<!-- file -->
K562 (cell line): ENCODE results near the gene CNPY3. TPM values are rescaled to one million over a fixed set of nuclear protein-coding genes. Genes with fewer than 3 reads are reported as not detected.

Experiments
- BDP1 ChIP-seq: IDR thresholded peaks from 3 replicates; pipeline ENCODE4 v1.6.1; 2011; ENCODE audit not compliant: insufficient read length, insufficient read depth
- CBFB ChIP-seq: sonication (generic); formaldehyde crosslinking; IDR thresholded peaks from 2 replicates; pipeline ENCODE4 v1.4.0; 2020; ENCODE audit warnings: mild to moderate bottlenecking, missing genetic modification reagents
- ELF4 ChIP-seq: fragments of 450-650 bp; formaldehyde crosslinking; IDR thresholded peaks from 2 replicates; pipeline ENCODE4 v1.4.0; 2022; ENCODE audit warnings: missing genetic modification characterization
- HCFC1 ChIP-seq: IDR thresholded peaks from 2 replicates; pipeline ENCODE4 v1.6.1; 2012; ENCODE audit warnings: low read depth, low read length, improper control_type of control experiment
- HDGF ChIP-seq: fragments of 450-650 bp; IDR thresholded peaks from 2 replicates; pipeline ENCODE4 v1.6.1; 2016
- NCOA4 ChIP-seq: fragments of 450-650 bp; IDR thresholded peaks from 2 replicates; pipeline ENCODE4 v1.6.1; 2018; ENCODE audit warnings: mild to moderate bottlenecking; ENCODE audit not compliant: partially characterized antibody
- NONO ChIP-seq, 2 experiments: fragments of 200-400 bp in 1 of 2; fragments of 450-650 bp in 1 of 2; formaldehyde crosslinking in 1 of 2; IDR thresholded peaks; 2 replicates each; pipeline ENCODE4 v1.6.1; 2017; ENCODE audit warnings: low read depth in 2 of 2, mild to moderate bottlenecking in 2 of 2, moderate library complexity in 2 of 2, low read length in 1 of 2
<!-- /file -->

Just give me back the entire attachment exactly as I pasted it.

K562 (cell line): ENCODE results near the gene CNPY3. TPM values are rescaled to one million over a fixed set of nuclear protein-coding genes. Genes with fewer than 3 reads are reported as not detected.

Experiments
- BDP1 ChIP-seq: IDR thresholded peaks from 3 replicates; pipeline ENCODE4 v1.6.1; 2011; ENCODE audit not compliant: insufficient read length, insufficient read depth
- CBFB ChIP-seq: sonication (generic); formaldehyde crosslinking; IDR thresholded peaks from 2 replicates; pipeline ENCODE4 v1.4.0; 2020; ENCODE audit warnings: mild to moderate bottlenecking, missing genetic modification reagents
- ELF4 ChIP-seq: fragments of 450-650 bp; formaldehyde crosslinking; IDR thresholded peaks from 2 replicates; pipeline ENCODE4 v1.4.0; 2022; ENCODE audit warnings: missing genetic modification characterization
- HCFC1 ChIP-seq: IDR thresholded peaks from 2 replicates; pipeline ENCODE4 v1.6.1; 2012; ENCODE audit warnings: low read depth, low read length, improper control_type of control experiment
- HDGF ChIP-seq: fragments of 450-650 bp; IDR thresholded peaks from 2 replicates; pipeline ENCODE4 v1.6.1; 2016
- NCOA4 ChIP-seq: fragments of 450-650 bp; IDR thresholded peaks from 2 replicates; pipeline ENCODE4 v1.6.1; 2018; ENCODE audit warnings: mild to moderate bottlenecking; ENCODE audit not compliant: partially characterized antibody
- NONO ChIP-seq, 2 experiments: fragments of 200-400 bp in 1 of 2; fragments of 450-650 bp in 1 of 2; formaldehyde crosslinking in 1 of 2; IDR thresholded peaks; 2 replicates each; pipeline ENCODE4 v1.6.1; 2017; ENCODE audit warnings: low read depth in 2 of 2, mild to moderate bottlenecking in 2 of 2, moderate library complexity in 2 of 2, low read length in 1 of 2